Ontario Information and Privacy Commissioner Ann Cavoukian has added her voice to the growing chorus of critics of the federal Conservatives’ promised “lawful access” legislation that will expand state surveillance of the Internet and telecommunications.
Ms. Cavoukian has issued a devastating critique of the imminent legislation– the most comprehensive and authoritative analysis to date.
In a lengthy open letter to the government, she states, “It is misleading to call [the legislation] ‘lawful.’ Let’s call it what it is – a system of expanded surveillance.
“At issue is the anticipated re-introduction of a trio of federal bills that will provide police with much greater ability to access and track information, via the communications technologies we use every day, such as the Internet, smart phones and other mobile devices. I have no doubt that, collectively, the legislation will substantially diminish the privacy rights of Ontarians and Canadians as a whole.”
To read the news release, letter, and media, click here.
Privacy Commissioner of Canada Jennifer Stoddart has sent an open letter to Canadian Minister of Public Safety Vic Toews to outline her deep concerns about “lawful access” legislation that is expected soon from the Harper government.
“Lawful access” refers to the legal authority of police and security officials to monitor, intercept, seize, and search our Internet and telecommunications messages.
If the government introduces the same type of lawful access legislation that failed to make it through the House during the last Parliamentary session, it will vastly increase police surveillance of Canadians’ Internet and telecom
The Commissioner’s letter
News coverage and Canada.com and CBC
Stop Online Spying
Since 2001, privacy watchdog groups, including FIPA, have squared off against
similar legislation introduced unsuccessfully by both Liberal and Conservative
The current campaign against lawful access is called the Stop Online Spying campaign.
JOINT LETTER QUESTIONS WHY GOVERNMENT IS AVOIDING DEBATE ON INTERNET SURVEILLANCE LEGISLATION
A new “Stop Online Spying” coalition of Canadian public interest organizations and academics released a joint letter to Prime Minister Stephen Harper today, voicing grave concerns about pending omnibus legislation that would allow for warrantless online spying on Canadians (“Lawful Access” legislation).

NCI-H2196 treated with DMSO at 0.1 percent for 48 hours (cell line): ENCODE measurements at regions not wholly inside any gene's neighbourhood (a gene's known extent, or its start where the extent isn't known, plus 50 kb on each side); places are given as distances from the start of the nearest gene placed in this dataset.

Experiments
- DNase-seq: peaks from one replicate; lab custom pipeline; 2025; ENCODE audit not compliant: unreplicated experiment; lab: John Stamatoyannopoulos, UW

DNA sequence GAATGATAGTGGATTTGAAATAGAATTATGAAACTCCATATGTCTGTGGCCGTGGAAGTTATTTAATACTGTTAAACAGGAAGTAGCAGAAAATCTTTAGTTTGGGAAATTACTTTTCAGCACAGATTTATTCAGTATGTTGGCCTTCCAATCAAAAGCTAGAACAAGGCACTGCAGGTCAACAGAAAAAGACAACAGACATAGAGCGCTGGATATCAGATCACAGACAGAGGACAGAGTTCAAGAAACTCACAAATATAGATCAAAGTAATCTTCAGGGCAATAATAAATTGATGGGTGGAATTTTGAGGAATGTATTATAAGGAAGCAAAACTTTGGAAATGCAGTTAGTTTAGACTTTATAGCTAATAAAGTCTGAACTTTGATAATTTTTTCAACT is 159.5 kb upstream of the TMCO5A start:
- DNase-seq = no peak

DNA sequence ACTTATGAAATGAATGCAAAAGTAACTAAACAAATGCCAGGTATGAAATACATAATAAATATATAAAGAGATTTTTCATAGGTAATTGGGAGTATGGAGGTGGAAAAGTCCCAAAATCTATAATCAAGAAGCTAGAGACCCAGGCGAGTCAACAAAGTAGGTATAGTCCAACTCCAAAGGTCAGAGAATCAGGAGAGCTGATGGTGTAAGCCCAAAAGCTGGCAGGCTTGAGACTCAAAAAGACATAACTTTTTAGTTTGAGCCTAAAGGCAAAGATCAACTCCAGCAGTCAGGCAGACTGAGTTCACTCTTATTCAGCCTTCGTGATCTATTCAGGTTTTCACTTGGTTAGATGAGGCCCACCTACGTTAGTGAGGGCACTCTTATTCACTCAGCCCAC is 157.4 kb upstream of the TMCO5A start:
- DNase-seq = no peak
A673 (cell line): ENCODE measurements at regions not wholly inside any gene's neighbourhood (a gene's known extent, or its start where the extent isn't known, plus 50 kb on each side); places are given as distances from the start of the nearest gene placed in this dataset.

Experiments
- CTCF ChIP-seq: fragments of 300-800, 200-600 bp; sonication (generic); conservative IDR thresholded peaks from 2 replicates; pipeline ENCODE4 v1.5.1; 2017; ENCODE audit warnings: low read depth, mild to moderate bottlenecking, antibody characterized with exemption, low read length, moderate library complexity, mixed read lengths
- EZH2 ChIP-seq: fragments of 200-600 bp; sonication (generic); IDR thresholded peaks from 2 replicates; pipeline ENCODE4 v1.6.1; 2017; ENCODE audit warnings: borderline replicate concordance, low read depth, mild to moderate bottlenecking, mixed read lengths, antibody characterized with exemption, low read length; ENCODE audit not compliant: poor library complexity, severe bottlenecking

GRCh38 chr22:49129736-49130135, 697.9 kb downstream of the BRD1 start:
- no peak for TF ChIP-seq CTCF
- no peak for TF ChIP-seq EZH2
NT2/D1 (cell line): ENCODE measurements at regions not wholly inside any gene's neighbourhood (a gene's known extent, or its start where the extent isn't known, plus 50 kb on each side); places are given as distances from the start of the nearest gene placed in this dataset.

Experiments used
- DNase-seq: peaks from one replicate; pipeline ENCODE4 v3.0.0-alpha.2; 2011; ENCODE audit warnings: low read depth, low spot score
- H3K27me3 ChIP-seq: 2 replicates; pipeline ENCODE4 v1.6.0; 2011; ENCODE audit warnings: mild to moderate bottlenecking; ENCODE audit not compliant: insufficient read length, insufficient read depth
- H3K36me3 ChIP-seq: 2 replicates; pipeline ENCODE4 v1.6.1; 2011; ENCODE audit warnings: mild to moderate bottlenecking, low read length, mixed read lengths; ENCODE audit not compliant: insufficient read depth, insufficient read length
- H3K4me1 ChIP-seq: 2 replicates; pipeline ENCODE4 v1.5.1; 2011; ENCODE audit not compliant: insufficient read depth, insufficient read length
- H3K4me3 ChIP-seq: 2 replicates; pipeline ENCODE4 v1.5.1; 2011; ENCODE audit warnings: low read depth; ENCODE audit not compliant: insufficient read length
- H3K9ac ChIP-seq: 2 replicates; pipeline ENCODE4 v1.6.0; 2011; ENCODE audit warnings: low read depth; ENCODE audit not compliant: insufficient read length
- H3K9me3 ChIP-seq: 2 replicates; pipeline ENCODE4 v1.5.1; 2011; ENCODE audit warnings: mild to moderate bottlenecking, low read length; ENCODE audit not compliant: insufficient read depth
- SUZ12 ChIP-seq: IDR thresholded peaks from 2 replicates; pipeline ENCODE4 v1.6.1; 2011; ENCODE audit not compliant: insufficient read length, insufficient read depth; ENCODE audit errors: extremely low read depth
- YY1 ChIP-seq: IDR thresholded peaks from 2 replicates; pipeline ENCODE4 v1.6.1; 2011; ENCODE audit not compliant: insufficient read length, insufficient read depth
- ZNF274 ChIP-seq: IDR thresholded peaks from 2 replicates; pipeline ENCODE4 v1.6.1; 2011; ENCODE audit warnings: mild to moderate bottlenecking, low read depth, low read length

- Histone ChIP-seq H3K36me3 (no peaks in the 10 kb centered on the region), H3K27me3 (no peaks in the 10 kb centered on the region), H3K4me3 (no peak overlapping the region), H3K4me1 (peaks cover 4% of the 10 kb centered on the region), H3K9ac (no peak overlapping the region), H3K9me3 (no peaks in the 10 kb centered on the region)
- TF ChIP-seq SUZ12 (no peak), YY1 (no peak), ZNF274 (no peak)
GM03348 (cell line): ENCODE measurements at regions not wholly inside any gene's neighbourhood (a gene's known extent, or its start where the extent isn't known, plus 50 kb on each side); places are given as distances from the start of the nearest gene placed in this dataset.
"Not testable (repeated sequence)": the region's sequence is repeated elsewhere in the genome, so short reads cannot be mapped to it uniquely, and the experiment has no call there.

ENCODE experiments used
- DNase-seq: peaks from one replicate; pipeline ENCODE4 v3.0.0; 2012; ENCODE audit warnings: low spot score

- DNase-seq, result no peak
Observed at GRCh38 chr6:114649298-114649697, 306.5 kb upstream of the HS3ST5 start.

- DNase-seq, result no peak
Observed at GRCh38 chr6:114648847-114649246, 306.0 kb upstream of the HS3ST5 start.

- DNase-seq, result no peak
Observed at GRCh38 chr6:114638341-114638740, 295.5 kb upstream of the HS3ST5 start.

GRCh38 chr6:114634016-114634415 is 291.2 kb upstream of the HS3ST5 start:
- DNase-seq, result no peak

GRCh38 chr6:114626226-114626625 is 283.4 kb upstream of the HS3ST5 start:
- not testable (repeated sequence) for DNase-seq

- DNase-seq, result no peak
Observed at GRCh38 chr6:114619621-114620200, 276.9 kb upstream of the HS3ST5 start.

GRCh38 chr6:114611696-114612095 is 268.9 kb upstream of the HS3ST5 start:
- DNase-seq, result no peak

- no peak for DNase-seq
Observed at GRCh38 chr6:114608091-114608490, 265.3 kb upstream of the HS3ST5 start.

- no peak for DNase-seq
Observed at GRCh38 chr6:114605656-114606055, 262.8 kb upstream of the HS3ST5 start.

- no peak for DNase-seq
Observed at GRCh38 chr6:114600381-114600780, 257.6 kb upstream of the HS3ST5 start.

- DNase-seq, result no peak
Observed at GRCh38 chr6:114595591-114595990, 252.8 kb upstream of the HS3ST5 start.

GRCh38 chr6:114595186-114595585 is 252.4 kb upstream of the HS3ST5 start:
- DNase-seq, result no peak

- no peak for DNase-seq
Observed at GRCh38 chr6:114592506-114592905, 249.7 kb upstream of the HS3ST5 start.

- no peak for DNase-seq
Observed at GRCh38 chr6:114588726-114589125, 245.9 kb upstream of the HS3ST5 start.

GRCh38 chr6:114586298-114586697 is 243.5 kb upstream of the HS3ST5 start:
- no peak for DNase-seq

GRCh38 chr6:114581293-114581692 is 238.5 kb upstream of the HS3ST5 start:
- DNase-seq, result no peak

The letter calls on the government to, at minimum, give the proposed legislation an appropriate hearing instead of rushing it through Parliament.
“This legislation has never been to committee and MPs haven’t heard a single witness on what the government is proposing,” said Vincent Gogolek, FIPA’s Executive Director. “Given the serious concerns expressed by the Privacy Commissioners, burying these proposals in a catch-all omnibus crime bill is reckless and irresponsible.”
“The government’s own supporters are opposed to online spying without oversight,” added Gogolek. He pointed out that former Conservative Public Safety Minister Stockwell Day — and presumably the Conservative government — were formerly opposed to online spying without warrants http://www.cbc.ca/news/canada/story/2007/09/14/tech-privacy-warrant.html:”Click Here”.
“Why did the government drop its principled position on this? That’s another reason we need a full debate on these measures.”
Letter to Prime Minister Harper
Stop Online Spying campaign website
Read commentary here or here
More than 30.000 people and organizations have signed an online petition against the federal government’s plan to sneak in internet spy legislation as part of its omnibus crime bill.
FIPA is a member of the STOP ONLINE SPYING campaign and encourages all its members and supporters to sign the petition which is available at http://www.stopspying.ca/
FIPA has been involved in the fight against lawful access bills introduced by Liberal and Conservative governments for more than 10 years. Read our current position and a history of our activities.
Petition against internet ‘lawful access’ bills
Tories reintroduce ISP intercept bill
Electronic snooping bill a ‘data grab’: privacy advocates